In recent years the demand for new typefaces to cover the Greek script has grown dramatically. Pan-european character sets have become the minimum expectation for branding and corporate projects, and the migration of publishers to new print-on-demand and online viewing has spurned further development. Job ads for typeface designers increasingly list the ability to design Greek as a requirement for senior posts. So, developing skills in Greek typeface design is good for your career. But there is another good reason to tackle Greek: balancing its variation in forms and low degree of modularity within a brief that may require a very even typographic texture presents a rewarding challenge to any designer. And, when there is room to extend the style, the calligraphic roots of the script present a wonderful opportunity for exploration and invention.
This workshop will pack in one day the basics for starting to design Greek typefaces, particularly for designers who already have completed Latin typefaces and are interested in extending their existing Latin ones. Gerry will give both letter-by-letter advice and paragraph-level comments. We will review some key recent Greek typefaces, and give direct feedback on typefaces submitted by the workshop participants.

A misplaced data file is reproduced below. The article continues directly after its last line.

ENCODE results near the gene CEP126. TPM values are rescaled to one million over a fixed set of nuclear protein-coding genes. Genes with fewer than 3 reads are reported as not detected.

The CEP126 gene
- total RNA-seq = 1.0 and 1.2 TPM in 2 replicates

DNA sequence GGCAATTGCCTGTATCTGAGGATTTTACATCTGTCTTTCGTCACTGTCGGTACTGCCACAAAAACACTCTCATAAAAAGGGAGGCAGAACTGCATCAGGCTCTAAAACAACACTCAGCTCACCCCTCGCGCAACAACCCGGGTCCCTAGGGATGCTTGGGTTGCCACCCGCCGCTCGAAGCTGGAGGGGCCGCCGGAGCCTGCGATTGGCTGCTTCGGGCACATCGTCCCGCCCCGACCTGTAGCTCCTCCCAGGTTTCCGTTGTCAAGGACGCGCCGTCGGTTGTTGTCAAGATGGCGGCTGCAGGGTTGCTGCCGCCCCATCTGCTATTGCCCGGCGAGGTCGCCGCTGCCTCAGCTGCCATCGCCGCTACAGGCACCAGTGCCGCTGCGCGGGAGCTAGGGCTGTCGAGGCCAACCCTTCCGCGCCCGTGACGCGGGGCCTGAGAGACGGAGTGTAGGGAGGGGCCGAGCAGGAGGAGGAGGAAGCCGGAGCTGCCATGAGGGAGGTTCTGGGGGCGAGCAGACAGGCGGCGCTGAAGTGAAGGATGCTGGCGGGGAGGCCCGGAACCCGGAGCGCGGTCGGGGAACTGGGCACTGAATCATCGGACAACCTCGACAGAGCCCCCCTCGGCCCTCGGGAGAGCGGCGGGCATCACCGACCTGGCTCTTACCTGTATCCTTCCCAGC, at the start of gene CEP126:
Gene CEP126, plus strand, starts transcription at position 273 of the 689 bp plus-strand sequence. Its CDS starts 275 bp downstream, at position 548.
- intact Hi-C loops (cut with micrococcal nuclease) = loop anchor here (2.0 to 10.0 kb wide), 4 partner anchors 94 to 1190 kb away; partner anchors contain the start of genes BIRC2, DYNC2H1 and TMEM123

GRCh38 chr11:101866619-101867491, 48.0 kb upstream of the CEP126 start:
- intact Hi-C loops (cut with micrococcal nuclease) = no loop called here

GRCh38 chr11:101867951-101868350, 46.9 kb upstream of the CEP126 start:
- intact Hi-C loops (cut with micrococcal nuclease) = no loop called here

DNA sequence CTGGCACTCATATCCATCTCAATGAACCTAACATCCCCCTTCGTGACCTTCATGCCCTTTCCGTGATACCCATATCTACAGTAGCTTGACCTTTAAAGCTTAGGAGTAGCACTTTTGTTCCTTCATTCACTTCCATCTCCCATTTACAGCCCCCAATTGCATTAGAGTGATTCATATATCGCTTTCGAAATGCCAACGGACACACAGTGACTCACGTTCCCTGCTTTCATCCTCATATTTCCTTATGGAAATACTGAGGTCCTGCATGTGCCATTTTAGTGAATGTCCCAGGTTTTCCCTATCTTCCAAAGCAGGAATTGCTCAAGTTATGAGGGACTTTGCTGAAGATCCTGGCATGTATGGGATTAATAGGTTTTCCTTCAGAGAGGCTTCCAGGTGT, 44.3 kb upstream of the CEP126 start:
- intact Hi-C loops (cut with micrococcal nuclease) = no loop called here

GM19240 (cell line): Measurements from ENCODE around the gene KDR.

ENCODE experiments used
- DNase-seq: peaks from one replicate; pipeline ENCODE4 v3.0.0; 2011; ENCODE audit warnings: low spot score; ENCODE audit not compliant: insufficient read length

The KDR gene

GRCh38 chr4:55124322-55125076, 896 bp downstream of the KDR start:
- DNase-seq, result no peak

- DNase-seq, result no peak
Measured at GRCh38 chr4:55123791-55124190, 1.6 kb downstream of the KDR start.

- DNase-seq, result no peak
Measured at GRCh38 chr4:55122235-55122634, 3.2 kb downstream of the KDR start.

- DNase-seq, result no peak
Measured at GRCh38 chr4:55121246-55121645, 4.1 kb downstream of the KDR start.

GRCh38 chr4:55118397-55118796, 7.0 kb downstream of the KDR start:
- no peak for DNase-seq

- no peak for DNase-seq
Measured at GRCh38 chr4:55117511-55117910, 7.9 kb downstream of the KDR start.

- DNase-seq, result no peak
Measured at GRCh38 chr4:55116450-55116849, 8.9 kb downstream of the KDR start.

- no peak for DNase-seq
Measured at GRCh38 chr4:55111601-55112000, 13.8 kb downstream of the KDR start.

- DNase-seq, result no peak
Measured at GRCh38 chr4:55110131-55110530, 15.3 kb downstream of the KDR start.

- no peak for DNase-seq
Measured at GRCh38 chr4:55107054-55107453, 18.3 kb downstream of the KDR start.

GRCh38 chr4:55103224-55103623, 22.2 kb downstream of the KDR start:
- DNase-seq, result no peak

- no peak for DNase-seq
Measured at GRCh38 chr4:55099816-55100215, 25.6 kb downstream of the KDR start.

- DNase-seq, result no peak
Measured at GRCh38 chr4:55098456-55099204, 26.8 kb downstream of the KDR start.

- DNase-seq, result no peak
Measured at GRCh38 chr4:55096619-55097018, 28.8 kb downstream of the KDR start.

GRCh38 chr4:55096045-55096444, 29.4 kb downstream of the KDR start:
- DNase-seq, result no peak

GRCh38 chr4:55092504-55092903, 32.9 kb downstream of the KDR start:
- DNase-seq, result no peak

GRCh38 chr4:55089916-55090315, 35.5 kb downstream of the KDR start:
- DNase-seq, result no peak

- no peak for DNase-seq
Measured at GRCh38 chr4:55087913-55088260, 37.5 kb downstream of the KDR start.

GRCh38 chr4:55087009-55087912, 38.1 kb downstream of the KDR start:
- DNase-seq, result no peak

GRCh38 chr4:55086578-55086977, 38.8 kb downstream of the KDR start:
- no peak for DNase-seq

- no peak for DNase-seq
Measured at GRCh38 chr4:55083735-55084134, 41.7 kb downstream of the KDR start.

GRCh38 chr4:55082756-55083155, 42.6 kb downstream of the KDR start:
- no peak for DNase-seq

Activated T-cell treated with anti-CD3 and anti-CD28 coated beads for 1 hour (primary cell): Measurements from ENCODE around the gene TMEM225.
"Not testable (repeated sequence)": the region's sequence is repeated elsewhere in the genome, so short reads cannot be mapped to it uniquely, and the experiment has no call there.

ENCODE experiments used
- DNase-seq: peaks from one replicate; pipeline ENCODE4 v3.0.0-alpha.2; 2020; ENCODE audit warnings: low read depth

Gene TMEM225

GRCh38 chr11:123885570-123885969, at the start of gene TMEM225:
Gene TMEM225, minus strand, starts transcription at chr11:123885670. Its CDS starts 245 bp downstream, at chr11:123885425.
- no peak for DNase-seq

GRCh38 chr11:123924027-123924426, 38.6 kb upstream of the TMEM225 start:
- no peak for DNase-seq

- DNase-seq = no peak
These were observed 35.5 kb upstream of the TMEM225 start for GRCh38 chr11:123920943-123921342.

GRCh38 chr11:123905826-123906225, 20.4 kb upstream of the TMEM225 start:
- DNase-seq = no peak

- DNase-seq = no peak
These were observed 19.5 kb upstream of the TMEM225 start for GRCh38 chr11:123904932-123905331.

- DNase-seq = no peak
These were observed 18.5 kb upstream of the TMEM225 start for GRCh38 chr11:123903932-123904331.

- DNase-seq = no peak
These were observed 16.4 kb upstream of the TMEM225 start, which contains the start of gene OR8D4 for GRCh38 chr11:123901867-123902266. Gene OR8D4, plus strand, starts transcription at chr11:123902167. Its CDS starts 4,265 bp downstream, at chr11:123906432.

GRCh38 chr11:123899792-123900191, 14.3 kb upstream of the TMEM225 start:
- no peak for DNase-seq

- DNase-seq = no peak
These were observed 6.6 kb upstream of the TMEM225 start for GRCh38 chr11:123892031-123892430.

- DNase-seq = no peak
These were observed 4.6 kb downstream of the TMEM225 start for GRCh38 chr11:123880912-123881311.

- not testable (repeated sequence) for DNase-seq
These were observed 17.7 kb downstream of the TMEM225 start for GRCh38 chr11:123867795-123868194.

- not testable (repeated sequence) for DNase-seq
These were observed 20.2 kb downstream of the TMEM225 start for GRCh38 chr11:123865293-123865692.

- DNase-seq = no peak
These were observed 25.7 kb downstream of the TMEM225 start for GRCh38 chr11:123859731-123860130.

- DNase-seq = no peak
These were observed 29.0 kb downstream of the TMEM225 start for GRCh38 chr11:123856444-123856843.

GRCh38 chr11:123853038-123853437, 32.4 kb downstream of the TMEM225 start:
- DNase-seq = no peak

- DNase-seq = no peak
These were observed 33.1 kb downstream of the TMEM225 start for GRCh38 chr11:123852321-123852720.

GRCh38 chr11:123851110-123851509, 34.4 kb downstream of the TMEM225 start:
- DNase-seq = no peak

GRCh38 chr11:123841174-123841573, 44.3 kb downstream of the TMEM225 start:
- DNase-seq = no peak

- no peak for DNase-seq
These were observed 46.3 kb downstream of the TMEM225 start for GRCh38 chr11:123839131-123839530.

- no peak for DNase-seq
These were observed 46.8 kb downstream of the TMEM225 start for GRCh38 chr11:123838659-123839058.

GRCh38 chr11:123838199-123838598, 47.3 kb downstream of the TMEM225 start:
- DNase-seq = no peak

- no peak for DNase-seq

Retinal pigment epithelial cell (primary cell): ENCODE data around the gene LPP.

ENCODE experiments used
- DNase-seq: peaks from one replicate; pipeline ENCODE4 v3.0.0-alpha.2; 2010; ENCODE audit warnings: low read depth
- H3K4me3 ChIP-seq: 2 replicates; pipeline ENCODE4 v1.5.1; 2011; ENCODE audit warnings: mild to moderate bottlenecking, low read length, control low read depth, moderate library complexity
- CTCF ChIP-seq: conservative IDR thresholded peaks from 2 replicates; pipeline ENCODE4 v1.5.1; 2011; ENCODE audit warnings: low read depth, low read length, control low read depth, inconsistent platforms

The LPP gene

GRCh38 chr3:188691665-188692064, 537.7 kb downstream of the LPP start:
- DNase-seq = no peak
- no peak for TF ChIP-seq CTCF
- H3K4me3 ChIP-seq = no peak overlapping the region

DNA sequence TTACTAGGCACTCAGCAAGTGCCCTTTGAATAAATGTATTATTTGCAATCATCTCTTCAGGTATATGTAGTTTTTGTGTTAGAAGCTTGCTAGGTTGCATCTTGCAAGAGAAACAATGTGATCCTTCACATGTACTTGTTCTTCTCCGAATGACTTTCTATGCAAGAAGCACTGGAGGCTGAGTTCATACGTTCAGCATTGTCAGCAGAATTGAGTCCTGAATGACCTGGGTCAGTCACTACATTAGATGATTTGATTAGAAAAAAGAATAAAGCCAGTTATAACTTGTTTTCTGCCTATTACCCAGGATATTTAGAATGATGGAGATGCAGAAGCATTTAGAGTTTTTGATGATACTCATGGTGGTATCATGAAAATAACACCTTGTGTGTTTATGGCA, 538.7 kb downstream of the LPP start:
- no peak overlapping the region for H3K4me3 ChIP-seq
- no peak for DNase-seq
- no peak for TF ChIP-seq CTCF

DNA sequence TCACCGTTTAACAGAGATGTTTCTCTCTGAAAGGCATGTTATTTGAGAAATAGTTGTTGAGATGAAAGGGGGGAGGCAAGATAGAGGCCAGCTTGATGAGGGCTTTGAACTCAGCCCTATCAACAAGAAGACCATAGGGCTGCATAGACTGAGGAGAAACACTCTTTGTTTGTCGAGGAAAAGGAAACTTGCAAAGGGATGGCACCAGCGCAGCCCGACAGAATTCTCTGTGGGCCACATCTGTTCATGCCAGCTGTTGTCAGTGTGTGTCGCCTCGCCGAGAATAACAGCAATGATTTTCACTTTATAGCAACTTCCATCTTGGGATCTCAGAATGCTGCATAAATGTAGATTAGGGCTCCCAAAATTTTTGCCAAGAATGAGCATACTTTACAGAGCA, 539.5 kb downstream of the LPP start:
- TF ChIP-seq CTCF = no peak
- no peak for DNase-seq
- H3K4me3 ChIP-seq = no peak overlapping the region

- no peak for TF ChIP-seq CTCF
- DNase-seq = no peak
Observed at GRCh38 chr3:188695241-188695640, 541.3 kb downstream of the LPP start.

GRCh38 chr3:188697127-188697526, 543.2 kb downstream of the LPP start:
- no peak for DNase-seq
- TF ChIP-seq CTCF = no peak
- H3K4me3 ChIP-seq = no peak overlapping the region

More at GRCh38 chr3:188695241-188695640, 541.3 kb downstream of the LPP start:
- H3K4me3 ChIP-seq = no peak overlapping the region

A New Bilingual Lexicon
Gerry Leonidas will talk about the forthcoming Greek-English Intermediate Lexicon, a major new publication that he designed for Cambridge University Press, now in its final stages. The Lexicon sought to break with a typographic tradition for reference works going back to the nineteenth century, and take advantage of recent advances in typeface design. The hierarchy of information represented a particularly challenging typographic environment, which in turn offered a unique opportunity to design the Lexicon by taking full advantage of contemporary typeface families. Gerry will explore the typographic problems in the Lexicon, outline the questions raised by the project on the planning of type families, and comment on the differentiation of scripts for parallel use. The talk will underline the role of typeface design in high-end typography, and offer insights into the design of a document that will have a shelf life measured in decades.
Keywords: lexicon, information design, type families, type design, scripts, bibliophily.